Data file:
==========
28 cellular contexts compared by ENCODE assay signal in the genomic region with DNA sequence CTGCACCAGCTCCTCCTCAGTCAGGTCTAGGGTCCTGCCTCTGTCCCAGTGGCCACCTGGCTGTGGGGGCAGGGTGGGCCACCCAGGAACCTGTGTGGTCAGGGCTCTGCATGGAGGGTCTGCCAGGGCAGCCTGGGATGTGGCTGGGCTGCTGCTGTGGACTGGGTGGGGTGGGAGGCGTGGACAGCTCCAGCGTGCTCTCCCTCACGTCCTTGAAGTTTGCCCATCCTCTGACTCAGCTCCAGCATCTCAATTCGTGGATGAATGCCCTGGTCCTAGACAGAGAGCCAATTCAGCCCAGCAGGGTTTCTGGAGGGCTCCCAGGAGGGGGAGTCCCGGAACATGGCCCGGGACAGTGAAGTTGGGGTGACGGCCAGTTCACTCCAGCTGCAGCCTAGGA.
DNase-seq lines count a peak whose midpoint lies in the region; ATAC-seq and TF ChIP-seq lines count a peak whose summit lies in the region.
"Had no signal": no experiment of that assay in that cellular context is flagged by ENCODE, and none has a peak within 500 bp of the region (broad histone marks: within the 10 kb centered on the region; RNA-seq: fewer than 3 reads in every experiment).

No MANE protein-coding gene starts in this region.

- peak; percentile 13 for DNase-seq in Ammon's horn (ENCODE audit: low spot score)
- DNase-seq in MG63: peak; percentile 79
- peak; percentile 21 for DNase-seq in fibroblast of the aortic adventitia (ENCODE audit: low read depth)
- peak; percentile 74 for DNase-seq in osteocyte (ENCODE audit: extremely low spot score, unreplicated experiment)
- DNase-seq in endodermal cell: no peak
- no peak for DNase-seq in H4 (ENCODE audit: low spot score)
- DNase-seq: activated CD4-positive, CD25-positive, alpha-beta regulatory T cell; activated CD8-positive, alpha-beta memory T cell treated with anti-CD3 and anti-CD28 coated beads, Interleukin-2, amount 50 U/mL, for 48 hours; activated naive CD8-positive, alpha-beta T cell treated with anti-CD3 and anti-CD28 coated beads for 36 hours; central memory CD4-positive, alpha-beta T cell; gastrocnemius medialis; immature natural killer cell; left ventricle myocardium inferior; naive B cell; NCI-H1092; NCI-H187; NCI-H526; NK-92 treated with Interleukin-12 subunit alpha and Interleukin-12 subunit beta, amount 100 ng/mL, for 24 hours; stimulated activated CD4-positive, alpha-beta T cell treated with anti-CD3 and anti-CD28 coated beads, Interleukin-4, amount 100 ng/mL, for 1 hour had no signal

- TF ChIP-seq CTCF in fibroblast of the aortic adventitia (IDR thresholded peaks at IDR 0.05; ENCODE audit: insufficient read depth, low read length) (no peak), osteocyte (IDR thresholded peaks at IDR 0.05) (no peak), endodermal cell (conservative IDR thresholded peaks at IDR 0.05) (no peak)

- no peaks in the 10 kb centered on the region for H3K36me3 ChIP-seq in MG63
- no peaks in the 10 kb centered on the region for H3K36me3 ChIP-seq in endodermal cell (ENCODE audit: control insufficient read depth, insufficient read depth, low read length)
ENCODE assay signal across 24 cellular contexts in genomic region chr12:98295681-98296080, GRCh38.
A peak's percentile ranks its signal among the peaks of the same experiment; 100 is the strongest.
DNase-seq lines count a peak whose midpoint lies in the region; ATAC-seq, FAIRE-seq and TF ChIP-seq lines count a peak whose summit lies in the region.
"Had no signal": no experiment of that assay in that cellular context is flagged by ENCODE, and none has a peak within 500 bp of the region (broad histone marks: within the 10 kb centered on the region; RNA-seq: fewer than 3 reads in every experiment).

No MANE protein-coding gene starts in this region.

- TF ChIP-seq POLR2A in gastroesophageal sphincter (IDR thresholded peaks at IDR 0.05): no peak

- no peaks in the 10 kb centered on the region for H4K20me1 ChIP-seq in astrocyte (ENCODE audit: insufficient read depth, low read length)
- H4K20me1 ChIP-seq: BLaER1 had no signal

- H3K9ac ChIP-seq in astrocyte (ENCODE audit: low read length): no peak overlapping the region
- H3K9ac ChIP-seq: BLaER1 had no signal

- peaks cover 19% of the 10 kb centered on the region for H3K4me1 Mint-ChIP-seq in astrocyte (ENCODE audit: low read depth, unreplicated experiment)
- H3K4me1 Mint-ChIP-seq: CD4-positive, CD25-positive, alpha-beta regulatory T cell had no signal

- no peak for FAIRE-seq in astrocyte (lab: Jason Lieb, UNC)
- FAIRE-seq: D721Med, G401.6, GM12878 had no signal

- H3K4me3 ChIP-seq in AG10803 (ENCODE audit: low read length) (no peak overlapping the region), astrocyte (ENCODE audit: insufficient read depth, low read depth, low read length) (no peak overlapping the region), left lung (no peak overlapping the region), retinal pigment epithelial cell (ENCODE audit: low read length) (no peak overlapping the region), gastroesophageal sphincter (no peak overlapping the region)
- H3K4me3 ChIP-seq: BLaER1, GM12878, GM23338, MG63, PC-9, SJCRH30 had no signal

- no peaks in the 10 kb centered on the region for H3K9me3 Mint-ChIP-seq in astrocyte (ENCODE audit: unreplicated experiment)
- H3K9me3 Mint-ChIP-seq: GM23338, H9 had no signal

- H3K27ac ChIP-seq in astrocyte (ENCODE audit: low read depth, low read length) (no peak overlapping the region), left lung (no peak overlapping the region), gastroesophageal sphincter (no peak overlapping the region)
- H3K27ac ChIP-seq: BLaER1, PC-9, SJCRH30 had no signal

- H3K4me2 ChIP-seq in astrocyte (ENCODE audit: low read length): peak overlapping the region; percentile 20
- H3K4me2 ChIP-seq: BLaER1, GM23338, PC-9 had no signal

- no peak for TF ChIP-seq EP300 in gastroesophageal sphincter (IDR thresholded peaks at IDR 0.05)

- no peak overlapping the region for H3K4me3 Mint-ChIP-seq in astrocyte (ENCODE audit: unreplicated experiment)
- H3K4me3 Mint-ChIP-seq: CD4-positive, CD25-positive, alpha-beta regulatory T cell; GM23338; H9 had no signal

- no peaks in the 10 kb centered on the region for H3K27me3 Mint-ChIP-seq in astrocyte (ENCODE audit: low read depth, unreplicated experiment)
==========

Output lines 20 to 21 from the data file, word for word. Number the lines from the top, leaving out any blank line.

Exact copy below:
- TF ChIP-seq POLR2A in gastroesophageal sphincter (IDR thresholded peaks at IDR 0.05): no peak

- no peaks in the 10 kb centered on the region for H4K20me1 ChIP-seq in astrocyte (ENCODE audit: insufficient read depth, low read length)